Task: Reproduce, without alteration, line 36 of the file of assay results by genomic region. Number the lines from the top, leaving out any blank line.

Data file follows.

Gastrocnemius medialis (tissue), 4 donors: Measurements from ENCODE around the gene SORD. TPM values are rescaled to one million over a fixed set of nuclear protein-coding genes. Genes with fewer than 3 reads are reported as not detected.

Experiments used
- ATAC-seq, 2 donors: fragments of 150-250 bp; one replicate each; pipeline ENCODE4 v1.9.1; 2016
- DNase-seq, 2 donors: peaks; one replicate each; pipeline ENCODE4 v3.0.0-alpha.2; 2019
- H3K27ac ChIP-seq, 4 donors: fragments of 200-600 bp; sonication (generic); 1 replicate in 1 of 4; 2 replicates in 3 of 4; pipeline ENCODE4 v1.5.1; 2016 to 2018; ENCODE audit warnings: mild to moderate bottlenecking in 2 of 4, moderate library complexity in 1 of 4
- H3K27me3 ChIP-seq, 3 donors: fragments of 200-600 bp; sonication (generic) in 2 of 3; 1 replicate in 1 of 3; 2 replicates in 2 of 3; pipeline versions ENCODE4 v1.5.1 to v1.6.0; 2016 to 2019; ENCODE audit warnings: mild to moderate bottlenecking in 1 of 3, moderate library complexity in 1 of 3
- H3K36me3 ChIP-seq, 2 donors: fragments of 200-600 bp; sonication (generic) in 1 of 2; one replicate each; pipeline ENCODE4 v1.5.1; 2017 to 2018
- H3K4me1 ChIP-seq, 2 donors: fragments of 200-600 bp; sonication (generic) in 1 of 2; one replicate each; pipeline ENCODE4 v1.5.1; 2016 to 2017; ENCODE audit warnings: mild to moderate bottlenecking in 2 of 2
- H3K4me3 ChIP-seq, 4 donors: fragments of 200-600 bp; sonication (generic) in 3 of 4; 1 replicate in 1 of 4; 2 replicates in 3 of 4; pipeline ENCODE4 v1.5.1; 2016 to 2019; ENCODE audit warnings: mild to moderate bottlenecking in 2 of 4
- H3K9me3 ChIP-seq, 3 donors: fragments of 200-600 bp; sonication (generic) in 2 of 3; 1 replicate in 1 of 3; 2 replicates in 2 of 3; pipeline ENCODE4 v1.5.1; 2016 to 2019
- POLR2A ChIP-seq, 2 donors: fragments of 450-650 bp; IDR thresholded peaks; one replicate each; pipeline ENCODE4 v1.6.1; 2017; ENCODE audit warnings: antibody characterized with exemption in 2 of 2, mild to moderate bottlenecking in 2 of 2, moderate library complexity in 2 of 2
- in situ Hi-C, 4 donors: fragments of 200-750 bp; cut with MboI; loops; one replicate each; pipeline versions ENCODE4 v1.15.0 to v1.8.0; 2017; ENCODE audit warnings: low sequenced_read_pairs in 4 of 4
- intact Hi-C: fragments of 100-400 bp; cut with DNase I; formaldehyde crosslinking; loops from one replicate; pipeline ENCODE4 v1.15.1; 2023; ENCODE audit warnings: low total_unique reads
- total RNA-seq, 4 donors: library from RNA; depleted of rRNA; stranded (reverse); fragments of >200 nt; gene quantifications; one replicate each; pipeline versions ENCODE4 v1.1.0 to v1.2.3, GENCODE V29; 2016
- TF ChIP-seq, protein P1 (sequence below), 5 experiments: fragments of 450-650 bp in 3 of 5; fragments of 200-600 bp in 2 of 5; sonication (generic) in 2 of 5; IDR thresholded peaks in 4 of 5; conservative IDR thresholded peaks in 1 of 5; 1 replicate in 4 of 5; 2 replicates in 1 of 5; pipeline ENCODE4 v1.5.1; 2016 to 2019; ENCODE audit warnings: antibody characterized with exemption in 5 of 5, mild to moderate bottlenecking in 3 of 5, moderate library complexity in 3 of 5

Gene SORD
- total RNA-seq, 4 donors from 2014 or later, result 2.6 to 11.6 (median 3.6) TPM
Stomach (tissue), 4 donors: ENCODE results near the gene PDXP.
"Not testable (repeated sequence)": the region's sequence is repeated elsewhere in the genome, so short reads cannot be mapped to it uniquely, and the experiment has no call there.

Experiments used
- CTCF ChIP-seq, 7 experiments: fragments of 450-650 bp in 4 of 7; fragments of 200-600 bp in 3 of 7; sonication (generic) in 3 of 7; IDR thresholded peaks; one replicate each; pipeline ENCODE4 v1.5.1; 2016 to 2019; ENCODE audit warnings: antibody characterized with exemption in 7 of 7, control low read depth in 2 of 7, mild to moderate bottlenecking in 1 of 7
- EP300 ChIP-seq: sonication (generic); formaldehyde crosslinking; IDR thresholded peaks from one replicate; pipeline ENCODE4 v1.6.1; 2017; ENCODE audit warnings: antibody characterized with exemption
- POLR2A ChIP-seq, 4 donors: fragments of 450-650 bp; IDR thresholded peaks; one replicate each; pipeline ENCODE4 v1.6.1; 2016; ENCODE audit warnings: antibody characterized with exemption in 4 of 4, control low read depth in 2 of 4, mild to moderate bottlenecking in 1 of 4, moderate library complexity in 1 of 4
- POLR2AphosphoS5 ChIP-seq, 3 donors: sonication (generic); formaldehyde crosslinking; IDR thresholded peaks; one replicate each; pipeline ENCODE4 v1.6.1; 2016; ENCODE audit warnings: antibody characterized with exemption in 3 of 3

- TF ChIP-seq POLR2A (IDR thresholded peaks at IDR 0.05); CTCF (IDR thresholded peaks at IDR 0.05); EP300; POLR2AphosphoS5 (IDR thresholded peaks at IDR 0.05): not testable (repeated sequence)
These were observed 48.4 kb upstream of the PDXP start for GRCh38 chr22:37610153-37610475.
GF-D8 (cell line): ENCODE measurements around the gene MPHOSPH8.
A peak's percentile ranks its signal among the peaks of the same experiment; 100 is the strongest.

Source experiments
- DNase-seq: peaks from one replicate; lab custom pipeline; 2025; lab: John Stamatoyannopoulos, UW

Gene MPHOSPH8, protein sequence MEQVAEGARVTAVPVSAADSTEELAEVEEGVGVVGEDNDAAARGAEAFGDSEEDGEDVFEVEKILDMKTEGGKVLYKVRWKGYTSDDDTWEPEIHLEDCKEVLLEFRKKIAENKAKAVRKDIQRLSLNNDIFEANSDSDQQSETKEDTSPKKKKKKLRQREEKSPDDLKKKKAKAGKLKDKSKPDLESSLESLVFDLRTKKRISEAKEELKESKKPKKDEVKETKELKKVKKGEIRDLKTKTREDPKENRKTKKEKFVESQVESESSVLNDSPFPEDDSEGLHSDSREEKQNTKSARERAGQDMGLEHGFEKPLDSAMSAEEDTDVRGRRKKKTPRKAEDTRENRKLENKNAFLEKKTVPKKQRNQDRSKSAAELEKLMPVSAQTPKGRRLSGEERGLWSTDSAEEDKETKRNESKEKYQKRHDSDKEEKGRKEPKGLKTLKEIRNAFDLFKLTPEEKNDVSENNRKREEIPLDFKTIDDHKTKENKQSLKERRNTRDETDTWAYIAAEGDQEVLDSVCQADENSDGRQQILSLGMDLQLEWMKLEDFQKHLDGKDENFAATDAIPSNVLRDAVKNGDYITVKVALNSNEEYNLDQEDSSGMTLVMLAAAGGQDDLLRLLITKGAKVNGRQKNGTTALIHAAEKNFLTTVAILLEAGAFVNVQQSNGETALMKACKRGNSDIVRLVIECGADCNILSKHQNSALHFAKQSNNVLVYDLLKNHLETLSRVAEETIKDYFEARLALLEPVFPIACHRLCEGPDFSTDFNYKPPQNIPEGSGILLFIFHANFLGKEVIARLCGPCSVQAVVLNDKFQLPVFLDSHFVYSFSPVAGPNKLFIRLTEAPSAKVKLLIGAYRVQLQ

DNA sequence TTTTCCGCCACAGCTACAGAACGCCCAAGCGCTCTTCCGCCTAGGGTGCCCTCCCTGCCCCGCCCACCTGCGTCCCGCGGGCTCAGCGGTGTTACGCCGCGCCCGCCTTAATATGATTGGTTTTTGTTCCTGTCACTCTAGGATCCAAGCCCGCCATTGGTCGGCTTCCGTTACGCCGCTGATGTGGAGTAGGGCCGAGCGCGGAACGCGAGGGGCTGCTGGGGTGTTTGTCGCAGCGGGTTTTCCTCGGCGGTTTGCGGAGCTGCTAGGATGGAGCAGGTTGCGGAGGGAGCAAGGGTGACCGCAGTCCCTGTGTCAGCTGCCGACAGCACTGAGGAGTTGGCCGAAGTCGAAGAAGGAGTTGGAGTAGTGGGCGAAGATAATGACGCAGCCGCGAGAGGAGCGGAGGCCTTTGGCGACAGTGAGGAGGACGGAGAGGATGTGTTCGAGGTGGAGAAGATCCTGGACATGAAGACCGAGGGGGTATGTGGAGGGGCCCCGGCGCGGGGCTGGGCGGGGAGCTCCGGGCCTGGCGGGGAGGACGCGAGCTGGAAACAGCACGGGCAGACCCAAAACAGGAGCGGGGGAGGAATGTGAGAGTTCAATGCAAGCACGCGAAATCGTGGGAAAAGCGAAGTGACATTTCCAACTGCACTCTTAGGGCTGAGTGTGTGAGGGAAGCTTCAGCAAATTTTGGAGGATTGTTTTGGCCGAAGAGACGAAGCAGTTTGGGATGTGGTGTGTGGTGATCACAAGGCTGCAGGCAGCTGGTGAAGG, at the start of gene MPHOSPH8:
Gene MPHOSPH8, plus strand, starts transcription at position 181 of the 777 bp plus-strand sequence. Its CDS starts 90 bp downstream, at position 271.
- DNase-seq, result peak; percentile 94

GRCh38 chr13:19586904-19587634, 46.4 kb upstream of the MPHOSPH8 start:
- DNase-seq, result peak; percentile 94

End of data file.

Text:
- DNase-seq, result peak; percentile 94